A conference at the CEU Cardenal Herrera University highlights the work undertaken by guide-dogs and the need for their wider acceptance 

To raise awareness across society of the work guide-dogs do and of the importance of allowing them to enter public areas and services: these were the objectives of the conference which took place this weekend at the CEU Cardenal Herrera University, entitled “Rompiendo Barreras, Jornadas para la concienciación social del binomio perro-guía”. The conference was organized by Milagros Benito, a lecturer at the CEU UCH Faculty of Veterinary Medicine, in collaboration with the guide-dog users’ association in the Valencia region, Aspegui-CV, and the guide-dog charity, Fundación Once del Perro Guía(FOPG).

The conference, which was open to anyone who wished to attend, put the focus on the work these amazing animals do, acting as the “eyes” for many people with visual impairment and facilitating their mobility and independence. Those present were able to hear first-hand stories of the work guide-dogs do and witness a ceremony organized by ASPEGUI-CV to honour those dogs who retired this year.

Matilde Gómez, Director of FOPG, explained how her organization selects, cares for and trains these dogs and also what preparation and adaptation is involved before a trained dog with a prospective user together. She also spoke about the kind of people who can be a guide-dog user and how they can get a guide-dog, and also about the kind of relationship they typically have with the animals.

Pilar CarrascoJosé Antonio Mira and Pedro Esquivá, accompanied by the their guide-dogs OlanaJD and Ulysses, respectively, talked to the attendees about what their day-to-day life is like with these fabulous animals, who provide “safety and independence” for many people with visual impairment.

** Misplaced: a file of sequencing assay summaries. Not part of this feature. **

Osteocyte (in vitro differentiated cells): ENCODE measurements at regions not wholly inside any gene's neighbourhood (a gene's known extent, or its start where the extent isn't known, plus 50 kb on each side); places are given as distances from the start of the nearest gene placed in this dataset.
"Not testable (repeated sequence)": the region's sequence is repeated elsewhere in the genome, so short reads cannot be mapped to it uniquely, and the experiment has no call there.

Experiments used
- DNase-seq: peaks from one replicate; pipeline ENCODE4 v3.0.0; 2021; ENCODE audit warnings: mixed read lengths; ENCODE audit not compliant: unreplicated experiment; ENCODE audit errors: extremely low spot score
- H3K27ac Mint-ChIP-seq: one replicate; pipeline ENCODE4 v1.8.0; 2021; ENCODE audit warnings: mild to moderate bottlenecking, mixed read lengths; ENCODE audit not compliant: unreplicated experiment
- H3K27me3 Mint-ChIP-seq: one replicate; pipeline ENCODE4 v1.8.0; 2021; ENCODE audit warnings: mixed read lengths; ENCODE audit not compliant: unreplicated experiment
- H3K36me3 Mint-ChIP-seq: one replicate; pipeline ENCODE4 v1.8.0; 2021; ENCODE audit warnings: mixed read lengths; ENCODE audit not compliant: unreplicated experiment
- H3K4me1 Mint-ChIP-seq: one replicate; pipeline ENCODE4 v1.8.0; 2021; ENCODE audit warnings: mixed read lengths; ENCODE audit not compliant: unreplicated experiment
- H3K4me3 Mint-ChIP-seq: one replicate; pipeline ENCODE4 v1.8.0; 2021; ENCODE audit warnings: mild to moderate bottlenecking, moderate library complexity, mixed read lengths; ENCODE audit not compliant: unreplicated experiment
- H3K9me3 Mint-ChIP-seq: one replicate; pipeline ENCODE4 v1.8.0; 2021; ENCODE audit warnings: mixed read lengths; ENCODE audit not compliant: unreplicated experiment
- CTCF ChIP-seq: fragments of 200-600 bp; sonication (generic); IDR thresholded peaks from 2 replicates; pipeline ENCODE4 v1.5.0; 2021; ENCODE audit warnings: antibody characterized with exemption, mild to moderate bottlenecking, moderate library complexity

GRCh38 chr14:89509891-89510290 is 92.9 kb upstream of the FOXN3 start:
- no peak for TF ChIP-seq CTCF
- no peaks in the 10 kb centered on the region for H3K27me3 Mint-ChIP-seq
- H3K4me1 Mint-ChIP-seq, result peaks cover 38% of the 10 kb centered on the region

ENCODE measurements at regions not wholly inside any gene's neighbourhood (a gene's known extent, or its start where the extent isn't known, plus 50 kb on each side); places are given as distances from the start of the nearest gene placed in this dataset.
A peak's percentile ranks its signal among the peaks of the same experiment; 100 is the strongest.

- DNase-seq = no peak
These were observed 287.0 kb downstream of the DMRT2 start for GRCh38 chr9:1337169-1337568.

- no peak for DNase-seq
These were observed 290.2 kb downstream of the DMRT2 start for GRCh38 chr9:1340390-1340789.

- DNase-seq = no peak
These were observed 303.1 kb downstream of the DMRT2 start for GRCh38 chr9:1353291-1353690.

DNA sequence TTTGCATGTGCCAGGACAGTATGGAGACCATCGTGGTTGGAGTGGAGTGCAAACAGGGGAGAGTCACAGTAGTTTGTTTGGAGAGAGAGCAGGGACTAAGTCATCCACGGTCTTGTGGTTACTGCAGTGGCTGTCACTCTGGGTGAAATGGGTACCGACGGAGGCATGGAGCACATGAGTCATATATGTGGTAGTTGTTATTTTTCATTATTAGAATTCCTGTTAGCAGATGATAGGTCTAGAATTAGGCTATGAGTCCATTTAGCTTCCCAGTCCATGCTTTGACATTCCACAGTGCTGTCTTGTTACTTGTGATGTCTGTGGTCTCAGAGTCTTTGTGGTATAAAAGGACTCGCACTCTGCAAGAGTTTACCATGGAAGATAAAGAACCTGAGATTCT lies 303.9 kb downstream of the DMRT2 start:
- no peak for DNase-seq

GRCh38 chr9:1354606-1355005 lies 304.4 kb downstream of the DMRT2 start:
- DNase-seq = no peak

The ASPEGUI-CV also paid tribute to three guide-dogs who retired over the past year, IannaMartina and Fonsi, highlighting their “hard work and great skill”.


Put yourself in my shoes

The FOPG also organized an exhibition for the conference attendees, demonstrating how guide-dogs support their users and how they help them to deal with the architectural barriers they come across every day. The exhibition also gave attendees the chance to experience what it is like to suffer from visual impairment and to be led by a guide-dog across an obstacle course set up in the gardens of the CEU UCH campus in Valencia.

Blind massages

Dr Milagros Benito, who heads the Sports Medicine Service at the CEU UCH’s Hospital Clínico Veterinario, also put on an extra activity at this conference: canine physiotherapy sessions for ASPEGUI-CV members. Dr Benito showed the attendees how to perform a range of recovery exercises and massages which can make a positive contribution to the dogs’ well-being.

In Milagros Benito’s words, “Guide-dogs help people with visual impairment to integrate into society. That is why our University is happy to pay tribute to these fabulous dogs, alongside Aspegui-CV. The aim of this conference is to draw attention to their great work and to raise awareness across society of the need to facilitate their access public spaces, in order to recognize the role they perform and the needs of those with visual impairment.”

The Rector, Rosa Visiedo, who opened the conference, accepting the gift of a guide-dog figure from ASPEGUI-CV.

ASPEGUI-CV was founded in 2012 in Castellón. This not-for-profit association for guide-dog users with reduced mobility seeks to publicize the work these animals perform and to raise awareness across society of the need to eliminate obstacles as far as is possible and promote mobility for all.


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